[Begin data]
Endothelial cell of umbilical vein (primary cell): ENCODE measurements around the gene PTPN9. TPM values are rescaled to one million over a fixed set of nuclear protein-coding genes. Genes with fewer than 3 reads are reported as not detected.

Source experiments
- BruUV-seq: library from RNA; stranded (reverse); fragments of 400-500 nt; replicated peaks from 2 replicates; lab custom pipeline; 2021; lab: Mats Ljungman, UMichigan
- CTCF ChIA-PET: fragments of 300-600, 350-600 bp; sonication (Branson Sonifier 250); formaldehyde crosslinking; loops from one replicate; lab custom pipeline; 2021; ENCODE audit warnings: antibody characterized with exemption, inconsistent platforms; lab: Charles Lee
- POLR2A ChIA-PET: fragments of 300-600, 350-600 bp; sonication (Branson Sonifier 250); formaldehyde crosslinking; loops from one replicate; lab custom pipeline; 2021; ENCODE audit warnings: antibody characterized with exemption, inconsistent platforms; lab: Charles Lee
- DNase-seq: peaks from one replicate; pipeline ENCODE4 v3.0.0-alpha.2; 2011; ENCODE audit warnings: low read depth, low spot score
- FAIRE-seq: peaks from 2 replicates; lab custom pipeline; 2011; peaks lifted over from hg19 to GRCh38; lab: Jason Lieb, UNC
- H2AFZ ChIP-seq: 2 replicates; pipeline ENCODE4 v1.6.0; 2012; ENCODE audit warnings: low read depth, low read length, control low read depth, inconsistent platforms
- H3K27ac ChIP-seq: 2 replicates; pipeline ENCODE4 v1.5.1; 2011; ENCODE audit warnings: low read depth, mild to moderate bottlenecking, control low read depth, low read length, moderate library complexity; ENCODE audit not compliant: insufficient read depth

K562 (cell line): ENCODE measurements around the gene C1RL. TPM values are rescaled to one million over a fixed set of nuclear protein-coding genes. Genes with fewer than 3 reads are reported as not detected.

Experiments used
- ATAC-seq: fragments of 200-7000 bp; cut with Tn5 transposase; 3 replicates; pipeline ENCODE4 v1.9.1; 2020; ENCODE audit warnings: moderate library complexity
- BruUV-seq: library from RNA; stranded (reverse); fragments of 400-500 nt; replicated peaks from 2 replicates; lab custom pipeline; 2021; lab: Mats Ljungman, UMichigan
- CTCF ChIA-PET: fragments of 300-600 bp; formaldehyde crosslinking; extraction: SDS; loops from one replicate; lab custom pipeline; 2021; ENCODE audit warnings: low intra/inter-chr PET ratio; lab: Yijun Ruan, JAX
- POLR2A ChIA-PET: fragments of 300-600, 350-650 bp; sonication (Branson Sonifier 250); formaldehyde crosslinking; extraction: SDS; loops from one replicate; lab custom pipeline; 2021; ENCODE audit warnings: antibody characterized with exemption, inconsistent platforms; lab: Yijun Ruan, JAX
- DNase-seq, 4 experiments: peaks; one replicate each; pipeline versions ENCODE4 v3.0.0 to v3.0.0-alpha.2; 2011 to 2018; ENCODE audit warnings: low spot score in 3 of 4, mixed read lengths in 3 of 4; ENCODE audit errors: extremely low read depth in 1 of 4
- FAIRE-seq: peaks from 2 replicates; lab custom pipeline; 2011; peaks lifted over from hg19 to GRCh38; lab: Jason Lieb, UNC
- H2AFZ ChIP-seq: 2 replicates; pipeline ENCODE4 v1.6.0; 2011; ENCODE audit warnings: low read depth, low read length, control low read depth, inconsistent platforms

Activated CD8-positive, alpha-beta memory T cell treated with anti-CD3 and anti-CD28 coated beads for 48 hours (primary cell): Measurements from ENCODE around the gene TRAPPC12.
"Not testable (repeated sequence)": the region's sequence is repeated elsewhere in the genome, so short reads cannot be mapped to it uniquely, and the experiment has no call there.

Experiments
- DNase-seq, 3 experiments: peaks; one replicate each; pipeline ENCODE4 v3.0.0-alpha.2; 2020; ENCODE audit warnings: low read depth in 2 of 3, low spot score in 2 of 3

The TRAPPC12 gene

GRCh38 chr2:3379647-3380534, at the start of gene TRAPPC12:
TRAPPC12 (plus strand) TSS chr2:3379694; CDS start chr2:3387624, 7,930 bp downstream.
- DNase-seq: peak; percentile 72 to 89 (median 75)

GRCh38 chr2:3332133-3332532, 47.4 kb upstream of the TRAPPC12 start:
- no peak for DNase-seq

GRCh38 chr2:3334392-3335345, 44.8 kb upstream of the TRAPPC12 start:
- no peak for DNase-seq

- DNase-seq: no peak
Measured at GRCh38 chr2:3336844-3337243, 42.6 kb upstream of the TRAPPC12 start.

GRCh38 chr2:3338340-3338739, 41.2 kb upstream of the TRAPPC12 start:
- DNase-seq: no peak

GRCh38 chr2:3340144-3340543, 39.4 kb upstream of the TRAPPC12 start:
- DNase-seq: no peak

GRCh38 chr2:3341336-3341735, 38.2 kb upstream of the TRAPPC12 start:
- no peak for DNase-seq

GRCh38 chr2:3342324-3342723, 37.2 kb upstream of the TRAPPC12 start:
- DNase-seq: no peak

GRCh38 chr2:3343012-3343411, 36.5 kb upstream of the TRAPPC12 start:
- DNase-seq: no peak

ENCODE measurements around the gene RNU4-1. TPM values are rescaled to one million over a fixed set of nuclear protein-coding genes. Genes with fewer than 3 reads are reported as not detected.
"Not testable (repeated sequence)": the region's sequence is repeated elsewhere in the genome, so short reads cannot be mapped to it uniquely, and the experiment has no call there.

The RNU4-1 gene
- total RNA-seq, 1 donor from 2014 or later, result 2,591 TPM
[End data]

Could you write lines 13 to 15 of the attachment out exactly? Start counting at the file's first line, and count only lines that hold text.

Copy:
- BruUV-seq: library from RNA; stranded (reverse); fragments of 400-500 nt; replicated peaks from 2 replicates; lab custom pipeline; 2021; lab: Mats Ljungman, UMichigan
- CTCF ChIA-PET: fragments of 300-600 bp; formaldehyde crosslinking; extraction: SDS; loops from one replicate; lab custom pipeline; 2021; ENCODE audit warnings: low intra/inter-chr PET ratio; lab: Yijun Ruan, JAX
- POLR2A ChIA-PET: fragments of 300-600, 350-650 bp; sonication (Branson Sonifier 250); formaldehyde crosslinking; extraction: SDS; loops from one replicate; lab custom pipeline; 2021; ENCODE audit warnings: antibody characterized with exemption, inconsistent platforms; lab: Yijun Ruan, JAX